Ruthie Ann Miles Quotes

  1. My career definitely took an unexpected change in direction when it came to ‘Here Lies Love.’
  2. The audience is directly in front of you, behind you, beside you, above you. They’re everywhere. And if that person’s not looking at you, then that person over there is. So someone is always holding you accountable to being completely open and available in this immersive experience.
  3. Believe it or not, I used to be obsessed with shoes. I have maybe 50 pairs… until I moved to New York, when I realized I couldn’t walk anywhere in any of them.
  4. The generation we live in, we’re constantly entertained – we turn our heads this way, and there’s something else to entertain us. Sitting down in one seat for two hours may not be enough anymore.
  5. My dad has blond hair, my grandmother has blue eyes. My daughter has blue eyes and blond hair. So it is pretty funny to me that I’m so heavily identified as an Asian person.
  6. Even if I’m not vocally my best, if I have a head cold, as an actor, I cannot give anything less than my very, very best. There’s nowhere to hide!
  7. It takes every ounce of my concentration and focus every night to be in character, to sing in good voice, to not fall off the platform. I use my peripheral vision more than I have ever used it in my life.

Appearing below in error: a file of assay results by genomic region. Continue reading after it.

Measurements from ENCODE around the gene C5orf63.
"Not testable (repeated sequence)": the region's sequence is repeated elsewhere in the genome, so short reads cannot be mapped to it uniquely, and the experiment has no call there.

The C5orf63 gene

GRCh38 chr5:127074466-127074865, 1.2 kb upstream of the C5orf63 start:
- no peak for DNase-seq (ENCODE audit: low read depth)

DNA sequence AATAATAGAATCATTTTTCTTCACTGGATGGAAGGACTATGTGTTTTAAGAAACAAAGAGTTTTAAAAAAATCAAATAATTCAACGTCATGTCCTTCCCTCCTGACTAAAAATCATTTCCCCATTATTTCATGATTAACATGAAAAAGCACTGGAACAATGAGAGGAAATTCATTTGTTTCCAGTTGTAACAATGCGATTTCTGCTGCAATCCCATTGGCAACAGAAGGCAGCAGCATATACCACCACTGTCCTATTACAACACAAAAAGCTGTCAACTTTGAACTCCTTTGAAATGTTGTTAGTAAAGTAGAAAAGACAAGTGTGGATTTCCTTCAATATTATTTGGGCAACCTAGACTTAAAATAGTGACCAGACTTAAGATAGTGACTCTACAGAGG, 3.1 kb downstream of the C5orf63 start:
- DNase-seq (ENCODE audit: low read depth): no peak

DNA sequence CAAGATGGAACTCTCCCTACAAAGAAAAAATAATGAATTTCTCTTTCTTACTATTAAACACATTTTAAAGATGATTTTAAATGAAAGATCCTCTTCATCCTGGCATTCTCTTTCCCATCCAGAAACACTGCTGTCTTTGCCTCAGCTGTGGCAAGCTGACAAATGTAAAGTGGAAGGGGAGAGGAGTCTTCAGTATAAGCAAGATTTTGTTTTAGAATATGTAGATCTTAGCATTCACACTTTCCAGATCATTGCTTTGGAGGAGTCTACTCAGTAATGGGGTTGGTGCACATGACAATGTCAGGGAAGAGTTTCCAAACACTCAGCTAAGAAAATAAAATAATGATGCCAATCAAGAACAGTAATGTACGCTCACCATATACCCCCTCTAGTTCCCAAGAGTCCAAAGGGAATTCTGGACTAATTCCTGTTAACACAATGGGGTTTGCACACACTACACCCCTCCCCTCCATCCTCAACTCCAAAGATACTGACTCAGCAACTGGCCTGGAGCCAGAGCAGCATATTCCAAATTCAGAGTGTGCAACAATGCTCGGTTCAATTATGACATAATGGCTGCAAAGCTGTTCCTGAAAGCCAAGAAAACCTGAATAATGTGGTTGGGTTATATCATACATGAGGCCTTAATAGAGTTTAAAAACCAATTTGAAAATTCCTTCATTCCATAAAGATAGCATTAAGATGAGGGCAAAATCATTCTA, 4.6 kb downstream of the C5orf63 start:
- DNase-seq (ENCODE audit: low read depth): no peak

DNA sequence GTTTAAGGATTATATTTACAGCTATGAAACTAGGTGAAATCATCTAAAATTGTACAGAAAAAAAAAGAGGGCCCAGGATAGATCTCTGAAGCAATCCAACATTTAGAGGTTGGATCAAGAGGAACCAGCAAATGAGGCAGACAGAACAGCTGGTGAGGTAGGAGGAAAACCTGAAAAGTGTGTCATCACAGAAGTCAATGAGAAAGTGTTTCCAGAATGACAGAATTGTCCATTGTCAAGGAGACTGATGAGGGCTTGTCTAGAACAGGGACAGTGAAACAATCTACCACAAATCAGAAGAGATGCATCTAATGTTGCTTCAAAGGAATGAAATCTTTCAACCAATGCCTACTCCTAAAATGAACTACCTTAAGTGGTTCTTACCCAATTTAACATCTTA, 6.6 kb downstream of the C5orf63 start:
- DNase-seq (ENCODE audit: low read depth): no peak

8. If I have a thought, I say it. If I keep it down, it’s because I’m waiting for a good moment for me to say my piece. That’s a luxury we have in our society, but parts of the world still don’t have it.
  9. I do think that the strongest character is somebody that you can connect with to your personal self, or at least find the humanity in both of you and start from there.
  10. Rogers and Hammerstein were such a genius pair. They were able to touch on subject matter so far ahead of its time.
  11. I had a professor in graduate school who told us, ‘Know what you’re good at, and do that thing.’ And I thought, ‘Hands down, I’m an ensemble girl. I’m a fierce ensemble girl. I am dependable.’ I was never seen for the ingenue or the leading lady.
  12. Definitely the Korean culture is very strong to me, and I grew up in Hawaii where Asian-Americans are the dominant culture, but I never thought of myself as the minority.
  13. I’ve always considered myself an ensemble girl, meaning I was always cast in the ensemble.
  14. Growing up, it was just me and my mom, so we would play games where we’d listen to the radio and sing harmonies to each other.
  15. I hope my daughter will be able to see shows starring Asian people that has nothing to do with an Asian story.
  16. As Asian-Americans, we just don’t often get the chance to tell the story from a leading person’s perspective. And so I took jobs where they came, and they were always in the ensemble, and if it required me to play multiple instruments I did that, and if it was as a puppeteer, I did that. That’s just how I was cast; that’s how I was employed.
  17. There are so many talented people in the world – black, white, yellow, whatever – and we want to tell stories, too. But oftentimes, we get the one token minority role.

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